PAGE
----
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Feasibility Study of Glass Dosimeter for in Vivo Measurement: Dosimetric Characterization and Clinical Application in Proton Beams

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J Lah

J Lah1*, D Kim2, S Park3, (1)Myongji Hospital, Kwandong University College of Medicine, Korea(2) The Catholic University of Korea, Korea(3) McLaren Regional Medical Center, FLINT, MI

SU-E-T-139 Sunday 3:00:00 PM - 6:00:00 PM Room: Exhibit Hall

Purpose: To evaluate the suitability of the GD-301 glass dosimeter for use in in vivo dose verification in proton therapy.
Methods: The glass dosimeter was analyzed for its dosimetric characteristic in proton beam. Dosimeters were calibrated in a water phantom using a stair-like holder specially designed for this study. To determine the accuracy of the glass dosimeter in proton dose measurements, we compared the glass dosimeter and TLD dose measurements of plan delivery using a cylindrical phantom. We investigated the feasibility of the glass dosimeter for the measurement of dose distributions near the superficial region for proton therapy plans with a varying separation between the target volume and the surface of 6 patients.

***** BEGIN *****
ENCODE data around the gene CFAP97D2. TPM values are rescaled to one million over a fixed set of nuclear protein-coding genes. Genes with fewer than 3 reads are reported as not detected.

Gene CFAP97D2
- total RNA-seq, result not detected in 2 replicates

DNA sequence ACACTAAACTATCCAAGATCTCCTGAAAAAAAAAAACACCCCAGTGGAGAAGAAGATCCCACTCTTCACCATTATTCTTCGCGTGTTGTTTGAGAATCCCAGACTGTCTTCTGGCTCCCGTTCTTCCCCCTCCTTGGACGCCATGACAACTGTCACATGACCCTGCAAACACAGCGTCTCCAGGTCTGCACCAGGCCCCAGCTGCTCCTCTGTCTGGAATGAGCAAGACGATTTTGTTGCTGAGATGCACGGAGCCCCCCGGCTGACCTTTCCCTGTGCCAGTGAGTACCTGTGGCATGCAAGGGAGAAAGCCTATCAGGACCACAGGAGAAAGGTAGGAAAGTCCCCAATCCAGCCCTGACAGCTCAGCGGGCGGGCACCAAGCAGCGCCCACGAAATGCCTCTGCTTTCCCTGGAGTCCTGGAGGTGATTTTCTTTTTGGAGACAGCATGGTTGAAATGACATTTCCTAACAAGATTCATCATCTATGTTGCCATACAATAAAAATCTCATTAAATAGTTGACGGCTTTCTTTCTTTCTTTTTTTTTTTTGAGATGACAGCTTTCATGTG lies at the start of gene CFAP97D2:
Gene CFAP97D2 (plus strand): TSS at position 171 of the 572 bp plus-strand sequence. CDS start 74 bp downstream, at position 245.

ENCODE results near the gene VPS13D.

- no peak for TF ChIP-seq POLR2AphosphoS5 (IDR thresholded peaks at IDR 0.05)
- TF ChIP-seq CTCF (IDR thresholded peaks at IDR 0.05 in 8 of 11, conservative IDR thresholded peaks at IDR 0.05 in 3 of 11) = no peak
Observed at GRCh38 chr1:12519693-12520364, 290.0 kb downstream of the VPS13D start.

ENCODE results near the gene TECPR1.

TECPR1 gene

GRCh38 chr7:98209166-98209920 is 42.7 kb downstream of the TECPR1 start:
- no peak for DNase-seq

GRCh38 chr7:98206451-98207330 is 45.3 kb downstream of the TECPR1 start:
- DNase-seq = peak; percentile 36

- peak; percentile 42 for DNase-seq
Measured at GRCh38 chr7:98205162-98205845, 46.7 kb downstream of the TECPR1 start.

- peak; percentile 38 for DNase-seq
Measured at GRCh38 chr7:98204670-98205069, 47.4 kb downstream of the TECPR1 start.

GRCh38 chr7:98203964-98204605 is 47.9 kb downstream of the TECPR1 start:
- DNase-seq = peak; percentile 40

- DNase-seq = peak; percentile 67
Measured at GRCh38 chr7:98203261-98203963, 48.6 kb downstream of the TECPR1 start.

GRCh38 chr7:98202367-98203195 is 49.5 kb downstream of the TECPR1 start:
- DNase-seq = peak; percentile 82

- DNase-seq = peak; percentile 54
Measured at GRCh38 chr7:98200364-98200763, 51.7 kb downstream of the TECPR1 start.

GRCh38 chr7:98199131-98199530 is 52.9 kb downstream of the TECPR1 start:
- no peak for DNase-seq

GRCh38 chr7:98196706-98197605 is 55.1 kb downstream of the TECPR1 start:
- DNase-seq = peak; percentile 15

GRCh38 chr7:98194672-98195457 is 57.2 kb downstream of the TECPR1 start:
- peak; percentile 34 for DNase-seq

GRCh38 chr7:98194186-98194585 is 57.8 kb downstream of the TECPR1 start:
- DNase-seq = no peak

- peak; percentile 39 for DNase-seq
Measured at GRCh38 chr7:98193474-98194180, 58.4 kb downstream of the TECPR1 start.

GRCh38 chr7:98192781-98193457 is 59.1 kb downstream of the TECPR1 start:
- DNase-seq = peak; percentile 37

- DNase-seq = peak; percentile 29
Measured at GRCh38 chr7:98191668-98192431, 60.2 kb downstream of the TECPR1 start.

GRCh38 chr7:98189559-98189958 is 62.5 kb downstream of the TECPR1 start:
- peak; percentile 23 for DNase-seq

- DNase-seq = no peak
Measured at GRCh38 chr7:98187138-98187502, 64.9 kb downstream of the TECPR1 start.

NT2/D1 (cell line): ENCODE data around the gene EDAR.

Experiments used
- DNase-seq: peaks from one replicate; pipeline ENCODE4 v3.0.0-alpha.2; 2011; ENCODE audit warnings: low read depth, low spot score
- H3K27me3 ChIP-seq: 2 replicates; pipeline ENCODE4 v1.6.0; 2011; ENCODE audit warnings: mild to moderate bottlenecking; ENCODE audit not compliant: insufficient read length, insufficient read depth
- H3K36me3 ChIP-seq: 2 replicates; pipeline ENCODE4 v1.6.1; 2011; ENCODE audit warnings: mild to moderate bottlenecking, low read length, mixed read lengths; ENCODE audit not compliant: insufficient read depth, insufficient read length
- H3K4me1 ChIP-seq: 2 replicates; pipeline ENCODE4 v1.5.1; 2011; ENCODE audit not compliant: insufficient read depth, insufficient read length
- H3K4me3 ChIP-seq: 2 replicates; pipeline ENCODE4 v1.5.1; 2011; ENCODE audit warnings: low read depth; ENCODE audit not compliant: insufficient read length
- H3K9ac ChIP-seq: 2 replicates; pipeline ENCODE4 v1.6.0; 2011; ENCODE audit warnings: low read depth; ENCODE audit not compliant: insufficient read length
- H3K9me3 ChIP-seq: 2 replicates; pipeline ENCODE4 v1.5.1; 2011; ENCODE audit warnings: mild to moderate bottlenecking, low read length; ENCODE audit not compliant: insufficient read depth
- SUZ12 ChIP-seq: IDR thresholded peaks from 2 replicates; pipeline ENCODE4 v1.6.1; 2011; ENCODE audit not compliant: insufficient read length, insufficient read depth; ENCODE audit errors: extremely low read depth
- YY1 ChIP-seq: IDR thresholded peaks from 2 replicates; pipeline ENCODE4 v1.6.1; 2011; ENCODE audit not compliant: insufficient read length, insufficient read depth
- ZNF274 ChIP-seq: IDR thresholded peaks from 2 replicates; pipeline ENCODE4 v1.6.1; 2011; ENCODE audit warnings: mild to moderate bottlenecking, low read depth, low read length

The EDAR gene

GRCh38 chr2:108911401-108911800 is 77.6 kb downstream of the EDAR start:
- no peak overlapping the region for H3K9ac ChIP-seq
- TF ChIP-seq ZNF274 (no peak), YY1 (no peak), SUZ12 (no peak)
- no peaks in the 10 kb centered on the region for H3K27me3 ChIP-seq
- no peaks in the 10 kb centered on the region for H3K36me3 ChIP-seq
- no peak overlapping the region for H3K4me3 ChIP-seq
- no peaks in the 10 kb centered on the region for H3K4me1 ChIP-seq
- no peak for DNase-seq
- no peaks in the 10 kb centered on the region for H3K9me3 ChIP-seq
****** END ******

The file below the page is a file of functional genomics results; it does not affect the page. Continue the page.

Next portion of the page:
Results: Uniformity was within 1.5%. The dose-response has a good linear. Dose-rate, fading, and energy dependence were found to be within 3%. The beam profile measured using the glass dosimeter was in good agreement with the profile obtained from the ionization chamber. Depth-dose distributions in non-modulated and modulated proton beams obtained with the glass dosimeter were estimated to be within 3%, which was lower than those with the ionization chamber. In the phantom study, the difference of isocenter dose between the delivery dose calculated by the Eclipse and that of the measured by the glass dosimeter was within 5%. In vivo dosimetry of patients, given the results of the glass dosimeter and TLD measurements, calculated doses on the surface of the patient are typically overestimated between 4% and 16%.
Conclusions: As such, it is recommended that bolus be added for these clinical cases. We also believe that the glass dosimeter has considerable potential to be used for in vivo patient proton dosimetry.

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